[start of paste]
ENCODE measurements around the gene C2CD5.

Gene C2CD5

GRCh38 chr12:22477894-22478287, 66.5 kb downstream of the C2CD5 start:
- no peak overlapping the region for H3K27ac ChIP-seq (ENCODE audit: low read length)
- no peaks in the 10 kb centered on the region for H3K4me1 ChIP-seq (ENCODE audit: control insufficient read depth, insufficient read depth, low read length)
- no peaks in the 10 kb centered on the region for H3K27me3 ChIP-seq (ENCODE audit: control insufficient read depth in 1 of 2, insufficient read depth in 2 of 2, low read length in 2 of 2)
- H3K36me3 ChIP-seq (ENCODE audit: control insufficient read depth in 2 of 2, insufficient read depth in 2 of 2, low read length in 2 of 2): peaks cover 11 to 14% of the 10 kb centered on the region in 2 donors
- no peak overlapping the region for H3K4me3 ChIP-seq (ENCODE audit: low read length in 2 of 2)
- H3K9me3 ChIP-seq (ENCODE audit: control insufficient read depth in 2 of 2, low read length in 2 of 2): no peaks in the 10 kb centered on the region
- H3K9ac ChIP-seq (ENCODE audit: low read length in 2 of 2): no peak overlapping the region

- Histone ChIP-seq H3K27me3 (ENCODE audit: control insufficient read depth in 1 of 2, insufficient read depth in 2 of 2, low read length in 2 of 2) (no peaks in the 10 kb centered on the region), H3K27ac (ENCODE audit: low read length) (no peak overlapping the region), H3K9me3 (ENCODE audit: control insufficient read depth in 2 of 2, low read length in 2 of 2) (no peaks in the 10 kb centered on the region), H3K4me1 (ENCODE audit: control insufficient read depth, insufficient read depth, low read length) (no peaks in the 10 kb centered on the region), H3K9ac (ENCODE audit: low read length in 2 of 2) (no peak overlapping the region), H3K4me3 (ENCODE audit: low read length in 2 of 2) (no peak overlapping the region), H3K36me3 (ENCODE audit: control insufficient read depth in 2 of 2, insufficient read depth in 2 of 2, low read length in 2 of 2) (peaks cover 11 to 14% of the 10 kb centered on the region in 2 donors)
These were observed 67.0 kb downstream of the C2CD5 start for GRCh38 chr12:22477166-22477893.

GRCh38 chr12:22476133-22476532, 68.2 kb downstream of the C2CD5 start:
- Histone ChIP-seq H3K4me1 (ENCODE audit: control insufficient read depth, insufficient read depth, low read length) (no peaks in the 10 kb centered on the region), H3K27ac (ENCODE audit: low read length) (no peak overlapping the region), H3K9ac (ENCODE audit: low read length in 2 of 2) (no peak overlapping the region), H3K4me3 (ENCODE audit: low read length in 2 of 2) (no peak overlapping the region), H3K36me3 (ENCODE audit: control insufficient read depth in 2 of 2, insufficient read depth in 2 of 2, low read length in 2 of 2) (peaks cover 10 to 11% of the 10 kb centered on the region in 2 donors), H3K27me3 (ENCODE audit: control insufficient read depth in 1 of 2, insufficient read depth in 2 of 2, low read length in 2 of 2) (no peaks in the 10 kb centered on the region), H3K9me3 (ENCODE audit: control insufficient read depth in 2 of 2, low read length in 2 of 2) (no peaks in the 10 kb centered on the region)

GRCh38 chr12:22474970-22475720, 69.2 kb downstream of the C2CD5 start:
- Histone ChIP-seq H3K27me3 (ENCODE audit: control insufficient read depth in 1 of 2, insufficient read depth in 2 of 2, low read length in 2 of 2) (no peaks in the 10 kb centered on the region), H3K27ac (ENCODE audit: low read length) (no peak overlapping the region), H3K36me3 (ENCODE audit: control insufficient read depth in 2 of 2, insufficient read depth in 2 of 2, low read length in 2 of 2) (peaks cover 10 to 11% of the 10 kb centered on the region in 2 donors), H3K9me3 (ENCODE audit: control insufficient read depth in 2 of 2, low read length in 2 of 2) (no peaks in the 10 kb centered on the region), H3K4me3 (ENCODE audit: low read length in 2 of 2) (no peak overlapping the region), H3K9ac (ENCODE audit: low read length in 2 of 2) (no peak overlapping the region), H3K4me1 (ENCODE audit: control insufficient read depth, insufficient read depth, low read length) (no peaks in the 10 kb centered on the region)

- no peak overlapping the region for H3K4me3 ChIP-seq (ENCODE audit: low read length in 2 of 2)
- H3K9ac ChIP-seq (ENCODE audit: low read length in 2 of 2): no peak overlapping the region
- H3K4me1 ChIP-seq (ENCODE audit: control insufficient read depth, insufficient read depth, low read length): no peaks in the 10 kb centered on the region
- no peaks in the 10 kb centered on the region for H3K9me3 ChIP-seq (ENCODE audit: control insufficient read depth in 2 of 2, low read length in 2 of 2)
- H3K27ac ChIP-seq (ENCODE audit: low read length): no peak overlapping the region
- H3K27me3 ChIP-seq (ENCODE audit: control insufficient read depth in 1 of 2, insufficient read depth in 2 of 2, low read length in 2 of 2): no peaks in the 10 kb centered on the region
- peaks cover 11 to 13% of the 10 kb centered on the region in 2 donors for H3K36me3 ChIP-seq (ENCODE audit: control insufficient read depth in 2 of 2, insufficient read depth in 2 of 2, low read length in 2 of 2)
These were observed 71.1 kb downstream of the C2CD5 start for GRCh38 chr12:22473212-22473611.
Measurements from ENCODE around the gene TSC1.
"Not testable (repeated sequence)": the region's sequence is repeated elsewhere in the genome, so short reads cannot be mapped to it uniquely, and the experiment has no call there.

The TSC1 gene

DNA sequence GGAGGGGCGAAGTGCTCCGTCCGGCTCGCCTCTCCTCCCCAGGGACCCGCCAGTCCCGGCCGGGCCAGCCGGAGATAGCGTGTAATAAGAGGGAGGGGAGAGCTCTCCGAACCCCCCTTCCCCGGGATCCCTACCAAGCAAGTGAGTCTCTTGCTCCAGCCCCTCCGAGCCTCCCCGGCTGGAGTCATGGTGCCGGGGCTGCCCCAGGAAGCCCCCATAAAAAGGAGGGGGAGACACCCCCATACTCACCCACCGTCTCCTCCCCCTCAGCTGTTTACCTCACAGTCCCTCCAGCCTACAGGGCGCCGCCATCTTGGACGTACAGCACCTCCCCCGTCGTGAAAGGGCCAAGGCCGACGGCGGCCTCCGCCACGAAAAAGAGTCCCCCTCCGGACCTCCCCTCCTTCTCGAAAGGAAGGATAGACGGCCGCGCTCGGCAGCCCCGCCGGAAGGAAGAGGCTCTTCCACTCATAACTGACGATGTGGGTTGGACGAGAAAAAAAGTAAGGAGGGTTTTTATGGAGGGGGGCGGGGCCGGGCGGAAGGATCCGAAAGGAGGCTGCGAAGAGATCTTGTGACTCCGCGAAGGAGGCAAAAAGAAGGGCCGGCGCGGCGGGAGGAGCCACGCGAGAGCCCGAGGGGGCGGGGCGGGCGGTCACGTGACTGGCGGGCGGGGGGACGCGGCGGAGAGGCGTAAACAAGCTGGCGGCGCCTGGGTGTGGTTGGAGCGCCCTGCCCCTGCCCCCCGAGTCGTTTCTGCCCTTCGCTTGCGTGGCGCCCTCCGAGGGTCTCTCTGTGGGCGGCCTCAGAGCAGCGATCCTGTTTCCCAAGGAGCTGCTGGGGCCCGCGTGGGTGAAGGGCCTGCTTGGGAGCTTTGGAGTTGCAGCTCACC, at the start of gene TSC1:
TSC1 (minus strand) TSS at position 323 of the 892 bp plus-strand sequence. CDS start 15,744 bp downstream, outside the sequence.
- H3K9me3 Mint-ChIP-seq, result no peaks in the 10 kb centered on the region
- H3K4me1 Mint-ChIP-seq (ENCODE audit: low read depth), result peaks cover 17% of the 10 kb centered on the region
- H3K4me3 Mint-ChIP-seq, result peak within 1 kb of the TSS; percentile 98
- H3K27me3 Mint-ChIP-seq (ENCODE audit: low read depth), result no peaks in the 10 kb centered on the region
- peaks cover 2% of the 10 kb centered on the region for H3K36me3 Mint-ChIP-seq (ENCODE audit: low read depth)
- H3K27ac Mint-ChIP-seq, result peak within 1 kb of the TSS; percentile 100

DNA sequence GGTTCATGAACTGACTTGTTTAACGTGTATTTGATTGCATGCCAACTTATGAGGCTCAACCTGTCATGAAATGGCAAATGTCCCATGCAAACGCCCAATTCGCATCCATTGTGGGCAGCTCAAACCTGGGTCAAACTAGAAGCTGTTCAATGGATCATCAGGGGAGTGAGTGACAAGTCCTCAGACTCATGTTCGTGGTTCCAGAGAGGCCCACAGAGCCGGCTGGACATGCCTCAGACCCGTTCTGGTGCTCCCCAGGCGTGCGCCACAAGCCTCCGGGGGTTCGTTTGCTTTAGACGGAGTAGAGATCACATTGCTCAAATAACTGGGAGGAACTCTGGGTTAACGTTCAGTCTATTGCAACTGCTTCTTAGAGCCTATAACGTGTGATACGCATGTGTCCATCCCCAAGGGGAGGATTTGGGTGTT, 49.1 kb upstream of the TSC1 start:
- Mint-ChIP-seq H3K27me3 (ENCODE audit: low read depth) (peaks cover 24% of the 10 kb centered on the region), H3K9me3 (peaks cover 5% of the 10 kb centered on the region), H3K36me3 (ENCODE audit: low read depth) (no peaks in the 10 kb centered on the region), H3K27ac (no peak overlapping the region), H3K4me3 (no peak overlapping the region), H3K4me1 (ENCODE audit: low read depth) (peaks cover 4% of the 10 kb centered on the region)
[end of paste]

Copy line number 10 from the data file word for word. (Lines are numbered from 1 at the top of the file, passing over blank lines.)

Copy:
- H3K9ac ChIP-seq (ENCODE audit: low read length in 2 of 2): no peak overlapping the region